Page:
Seven visual arts associations have submitted a proposal to Congress that outlines key components of potential copyright small claims legislation. Establishing a small claims process would enable visual artists to seek relief for relatively modest copyright infringement claims.
It would also help maintain respect for copyright laws and protect the livelihoods of creators who earn significant income from licensing their images. When infringers use a creator’s images without authorization, the creator’s revenues can suffer.
The proposal (which can be viewed here in a summary white paper) is a collaboration between American Photographic Artists (APA), American Society of Media Photographers (ASMP), Digital Media Licensing Association (DMLA), Graphic Artists Guild (GAG), National Press Photographers Association (NPPA), North American Nature Photography Association (NANPA) and Professional Photographers of America (PPA). Together, these associations represent the interests of hundreds of thousands of photographers, photojournalists, videographers, illustrators, graphic designers, artists, and their licensing representatives.
The proposal advocates for the creation of a small claims tribunal within the U.S. Copyright Office. The basic framework for small claims legislation is in large part consistent with the legislative recommendations set out in the “Copyright Small Claims” report released in late 2013 by the U.S. Copyright Office.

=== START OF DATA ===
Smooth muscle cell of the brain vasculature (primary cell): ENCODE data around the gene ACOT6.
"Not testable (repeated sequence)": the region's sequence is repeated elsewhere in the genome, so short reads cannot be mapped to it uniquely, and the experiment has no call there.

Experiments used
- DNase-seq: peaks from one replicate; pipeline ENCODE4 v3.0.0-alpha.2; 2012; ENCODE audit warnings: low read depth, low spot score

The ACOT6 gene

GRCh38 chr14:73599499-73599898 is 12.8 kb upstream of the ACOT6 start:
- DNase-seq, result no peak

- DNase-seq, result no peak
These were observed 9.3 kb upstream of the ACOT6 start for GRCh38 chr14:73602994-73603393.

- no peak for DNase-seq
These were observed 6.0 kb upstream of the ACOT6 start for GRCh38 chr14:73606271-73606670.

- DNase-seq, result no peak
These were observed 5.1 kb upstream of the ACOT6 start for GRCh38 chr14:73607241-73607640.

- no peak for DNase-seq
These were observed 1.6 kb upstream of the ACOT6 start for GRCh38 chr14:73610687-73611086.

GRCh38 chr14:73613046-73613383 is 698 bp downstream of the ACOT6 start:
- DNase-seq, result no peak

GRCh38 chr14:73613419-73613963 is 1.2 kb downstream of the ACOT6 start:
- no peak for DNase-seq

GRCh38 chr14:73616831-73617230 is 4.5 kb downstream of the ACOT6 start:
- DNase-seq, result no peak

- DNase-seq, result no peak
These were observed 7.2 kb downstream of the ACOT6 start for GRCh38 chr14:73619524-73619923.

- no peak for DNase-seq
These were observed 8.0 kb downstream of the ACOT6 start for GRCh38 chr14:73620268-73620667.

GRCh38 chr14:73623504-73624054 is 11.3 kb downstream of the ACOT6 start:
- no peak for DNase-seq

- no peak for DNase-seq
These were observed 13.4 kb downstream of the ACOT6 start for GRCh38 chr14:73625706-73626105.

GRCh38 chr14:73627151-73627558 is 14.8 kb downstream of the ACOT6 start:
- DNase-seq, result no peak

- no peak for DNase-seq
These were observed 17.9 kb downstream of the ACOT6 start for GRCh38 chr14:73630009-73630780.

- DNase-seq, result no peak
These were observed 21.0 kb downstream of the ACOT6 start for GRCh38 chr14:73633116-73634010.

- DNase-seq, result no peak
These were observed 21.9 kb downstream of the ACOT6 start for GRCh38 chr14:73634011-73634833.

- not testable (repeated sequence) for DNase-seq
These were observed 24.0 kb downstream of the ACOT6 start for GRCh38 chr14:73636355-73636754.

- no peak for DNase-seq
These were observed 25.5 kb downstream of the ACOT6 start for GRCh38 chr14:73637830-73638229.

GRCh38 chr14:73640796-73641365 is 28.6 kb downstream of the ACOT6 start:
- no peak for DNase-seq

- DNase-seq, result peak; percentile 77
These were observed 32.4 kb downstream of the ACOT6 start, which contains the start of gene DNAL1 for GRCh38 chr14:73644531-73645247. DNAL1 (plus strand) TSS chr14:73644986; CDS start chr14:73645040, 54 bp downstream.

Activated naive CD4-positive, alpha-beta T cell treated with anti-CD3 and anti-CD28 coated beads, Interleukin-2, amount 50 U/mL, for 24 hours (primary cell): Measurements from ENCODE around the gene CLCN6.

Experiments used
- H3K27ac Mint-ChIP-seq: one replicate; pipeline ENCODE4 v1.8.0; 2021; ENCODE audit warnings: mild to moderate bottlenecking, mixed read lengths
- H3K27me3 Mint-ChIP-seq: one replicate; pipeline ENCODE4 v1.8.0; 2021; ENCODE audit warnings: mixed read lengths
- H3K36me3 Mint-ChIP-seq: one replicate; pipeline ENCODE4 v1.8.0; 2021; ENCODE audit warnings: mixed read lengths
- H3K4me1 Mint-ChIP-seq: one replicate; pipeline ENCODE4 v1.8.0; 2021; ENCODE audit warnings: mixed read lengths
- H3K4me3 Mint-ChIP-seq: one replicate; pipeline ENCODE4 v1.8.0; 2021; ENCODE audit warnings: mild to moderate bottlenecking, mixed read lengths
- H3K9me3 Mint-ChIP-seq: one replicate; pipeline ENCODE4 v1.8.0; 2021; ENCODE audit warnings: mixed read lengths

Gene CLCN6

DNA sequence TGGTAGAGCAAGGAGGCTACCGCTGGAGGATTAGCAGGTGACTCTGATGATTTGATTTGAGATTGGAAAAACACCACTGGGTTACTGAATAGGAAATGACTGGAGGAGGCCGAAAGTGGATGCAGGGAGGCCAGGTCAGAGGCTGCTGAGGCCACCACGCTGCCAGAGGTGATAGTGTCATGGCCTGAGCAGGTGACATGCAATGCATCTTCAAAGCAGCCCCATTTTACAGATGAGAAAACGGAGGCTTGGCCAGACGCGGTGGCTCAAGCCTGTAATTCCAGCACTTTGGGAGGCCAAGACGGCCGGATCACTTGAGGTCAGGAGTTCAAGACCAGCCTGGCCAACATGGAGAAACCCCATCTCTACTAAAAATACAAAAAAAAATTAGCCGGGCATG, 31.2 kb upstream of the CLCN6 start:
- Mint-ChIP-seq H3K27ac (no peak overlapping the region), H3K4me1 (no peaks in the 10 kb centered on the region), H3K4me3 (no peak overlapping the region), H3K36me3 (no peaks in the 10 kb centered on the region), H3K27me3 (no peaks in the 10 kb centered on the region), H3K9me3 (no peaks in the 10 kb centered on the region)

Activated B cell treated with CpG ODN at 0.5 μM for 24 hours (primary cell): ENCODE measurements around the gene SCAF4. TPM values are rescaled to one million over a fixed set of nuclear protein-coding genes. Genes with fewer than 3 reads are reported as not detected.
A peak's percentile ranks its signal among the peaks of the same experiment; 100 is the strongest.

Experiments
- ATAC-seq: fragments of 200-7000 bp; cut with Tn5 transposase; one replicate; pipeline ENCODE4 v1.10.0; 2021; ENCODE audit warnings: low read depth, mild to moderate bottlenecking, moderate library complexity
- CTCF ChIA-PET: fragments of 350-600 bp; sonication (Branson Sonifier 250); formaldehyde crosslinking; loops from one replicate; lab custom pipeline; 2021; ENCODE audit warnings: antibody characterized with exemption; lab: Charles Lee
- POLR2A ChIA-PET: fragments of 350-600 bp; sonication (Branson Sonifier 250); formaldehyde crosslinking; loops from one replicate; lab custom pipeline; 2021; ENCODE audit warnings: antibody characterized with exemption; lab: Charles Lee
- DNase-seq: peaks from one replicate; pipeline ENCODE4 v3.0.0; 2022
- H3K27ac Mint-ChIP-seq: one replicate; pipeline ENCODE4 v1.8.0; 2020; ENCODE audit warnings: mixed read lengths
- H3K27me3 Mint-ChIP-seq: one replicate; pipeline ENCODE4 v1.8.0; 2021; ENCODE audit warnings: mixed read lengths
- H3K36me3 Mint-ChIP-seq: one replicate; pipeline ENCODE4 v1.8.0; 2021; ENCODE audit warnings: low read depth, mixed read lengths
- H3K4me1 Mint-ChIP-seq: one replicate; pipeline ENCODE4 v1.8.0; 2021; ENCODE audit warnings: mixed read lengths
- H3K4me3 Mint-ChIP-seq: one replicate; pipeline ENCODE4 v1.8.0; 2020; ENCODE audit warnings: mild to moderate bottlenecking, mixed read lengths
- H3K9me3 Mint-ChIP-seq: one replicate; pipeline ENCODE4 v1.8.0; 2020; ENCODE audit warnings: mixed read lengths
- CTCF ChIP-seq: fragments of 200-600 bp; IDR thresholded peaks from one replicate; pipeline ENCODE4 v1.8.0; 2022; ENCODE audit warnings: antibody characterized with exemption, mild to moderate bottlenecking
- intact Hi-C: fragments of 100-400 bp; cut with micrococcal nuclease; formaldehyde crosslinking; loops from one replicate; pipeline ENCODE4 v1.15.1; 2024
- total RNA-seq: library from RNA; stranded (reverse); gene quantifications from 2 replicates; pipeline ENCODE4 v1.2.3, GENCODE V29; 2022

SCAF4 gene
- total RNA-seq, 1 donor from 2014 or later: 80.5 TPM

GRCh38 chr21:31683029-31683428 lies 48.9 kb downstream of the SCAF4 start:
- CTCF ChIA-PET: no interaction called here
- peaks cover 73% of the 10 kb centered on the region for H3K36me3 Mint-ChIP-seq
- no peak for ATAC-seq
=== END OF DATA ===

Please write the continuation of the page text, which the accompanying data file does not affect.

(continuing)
The proposal asserts that the cost and burden of pursuing copyright infringement lawsuits in federal district courts is prohibitive. According to the white paper, the cost of bringing an infringement case is far beyond the reach of most visual artists and the time and energy invested in a single case can be overwhelming to creators whose sole source of income is their ability to market their work.
All too often, visual artists are left with no effective way to vindicate their rights. The visual arts associations believe a small claims process within the Copyright Office would provide a fair, cost-effective and streamlined venue in which creators could seek relief for relatively modest copyright infringement claims. The system could also combat public perceptions that creative works posted online are free for the taking and the copyright laws are more effective in protecting the interests of big content providers than those of individuals or small businesses.
“The harsh reality is that the vast majority of creators in America are currently excluded from copyright protection,” said David Trust, CEO of Professional Photographers of America. He believes a small claims process would level the playing field for small creators.
For more information, please contact Professional Photographers of America at 800-786-6277 or copyrightdefense(at)ppa(dot)com.